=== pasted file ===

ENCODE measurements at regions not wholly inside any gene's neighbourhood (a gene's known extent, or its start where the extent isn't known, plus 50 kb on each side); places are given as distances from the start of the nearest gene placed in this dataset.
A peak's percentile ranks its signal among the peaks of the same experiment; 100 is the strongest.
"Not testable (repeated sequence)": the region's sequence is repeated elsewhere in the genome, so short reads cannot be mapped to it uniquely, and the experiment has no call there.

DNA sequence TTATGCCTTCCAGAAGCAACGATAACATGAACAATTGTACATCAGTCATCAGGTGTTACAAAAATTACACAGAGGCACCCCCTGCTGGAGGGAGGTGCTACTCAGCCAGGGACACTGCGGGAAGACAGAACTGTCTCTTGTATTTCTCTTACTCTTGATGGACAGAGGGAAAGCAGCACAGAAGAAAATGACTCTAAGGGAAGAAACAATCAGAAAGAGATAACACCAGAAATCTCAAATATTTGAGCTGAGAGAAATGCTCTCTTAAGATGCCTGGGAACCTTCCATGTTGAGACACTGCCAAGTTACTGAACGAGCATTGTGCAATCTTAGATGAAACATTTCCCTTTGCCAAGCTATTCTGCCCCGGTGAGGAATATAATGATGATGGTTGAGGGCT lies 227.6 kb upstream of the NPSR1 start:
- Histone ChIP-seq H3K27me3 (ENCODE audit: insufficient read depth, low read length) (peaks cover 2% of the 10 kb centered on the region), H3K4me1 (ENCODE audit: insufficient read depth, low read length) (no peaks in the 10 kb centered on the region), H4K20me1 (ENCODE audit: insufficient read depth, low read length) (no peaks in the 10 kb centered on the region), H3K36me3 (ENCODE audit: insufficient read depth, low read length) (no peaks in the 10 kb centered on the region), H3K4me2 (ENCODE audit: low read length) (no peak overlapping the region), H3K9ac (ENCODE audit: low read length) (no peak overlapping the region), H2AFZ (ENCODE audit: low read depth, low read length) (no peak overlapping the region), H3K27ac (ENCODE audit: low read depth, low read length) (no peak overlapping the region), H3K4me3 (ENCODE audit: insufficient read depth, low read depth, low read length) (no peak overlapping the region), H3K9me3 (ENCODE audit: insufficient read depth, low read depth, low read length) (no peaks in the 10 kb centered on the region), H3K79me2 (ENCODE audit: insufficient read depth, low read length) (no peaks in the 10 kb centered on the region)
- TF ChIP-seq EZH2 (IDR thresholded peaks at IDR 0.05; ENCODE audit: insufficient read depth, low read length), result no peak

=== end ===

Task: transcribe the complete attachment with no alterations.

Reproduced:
ENCODE measurements at regions not wholly inside any gene's neighbourhood (a gene's known extent, or its start where the extent isn't known, plus 50 kb on each side); places are given as distances from the start of the nearest gene placed in this dataset.
A peak's percentile ranks its signal among the peaks of the same experiment; 100 is the strongest.
"Not testable (repeated sequence)": the region's sequence is repeated elsewhere in the genome, so short reads cannot be mapped to it uniquely, and the experiment has no call there.

DNA sequence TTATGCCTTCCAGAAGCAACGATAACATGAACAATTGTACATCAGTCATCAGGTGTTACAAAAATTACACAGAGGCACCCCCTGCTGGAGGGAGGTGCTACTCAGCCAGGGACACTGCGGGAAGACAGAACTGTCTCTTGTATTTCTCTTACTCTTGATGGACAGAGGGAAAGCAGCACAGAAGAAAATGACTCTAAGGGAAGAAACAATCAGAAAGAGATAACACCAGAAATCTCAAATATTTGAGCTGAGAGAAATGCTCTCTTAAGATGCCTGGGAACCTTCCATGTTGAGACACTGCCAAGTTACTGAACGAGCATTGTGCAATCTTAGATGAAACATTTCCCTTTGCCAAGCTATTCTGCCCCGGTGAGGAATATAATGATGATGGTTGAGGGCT lies 227.6 kb upstream of the NPSR1 start:
- Histone ChIP-seq H3K27me3 (ENCODE audit: insufficient read depth, low read length) (peaks cover 2% of the 10 kb centered on the region), H3K4me1 (ENCODE audit: insufficient read depth, low read length) (no peaks in the 10 kb centered on the region), H4K20me1 (ENCODE audit: insufficient read depth, low read length) (no peaks in the 10 kb centered on the region), H3K36me3 (ENCODE audit: insufficient read depth, low read length) (no peaks in the 10 kb centered on the region), H3K4me2 (ENCODE audit: low read length) (no peak overlapping the region), H3K9ac (ENCODE audit: low read length) (no peak overlapping the region), H2AFZ (ENCODE audit: low read depth, low read length) (no peak overlapping the region), H3K27ac (ENCODE audit: low read depth, low read length) (no peak overlapping the region), H3K4me3 (ENCODE audit: insufficient read depth, low read depth, low read length) (no peak overlapping the region), H3K9me3 (ENCODE audit: insufficient read depth, low read depth, low read length) (no peaks in the 10 kb centered on the region), H3K79me2 (ENCODE audit: insufficient read depth, low read length) (no peaks in the 10 kb centered on the region)
- TF ChIP-seq EZH2 (IDR thresholded peaks at IDR 0.05; ENCODE audit: insufficient read depth, low read length), result no peak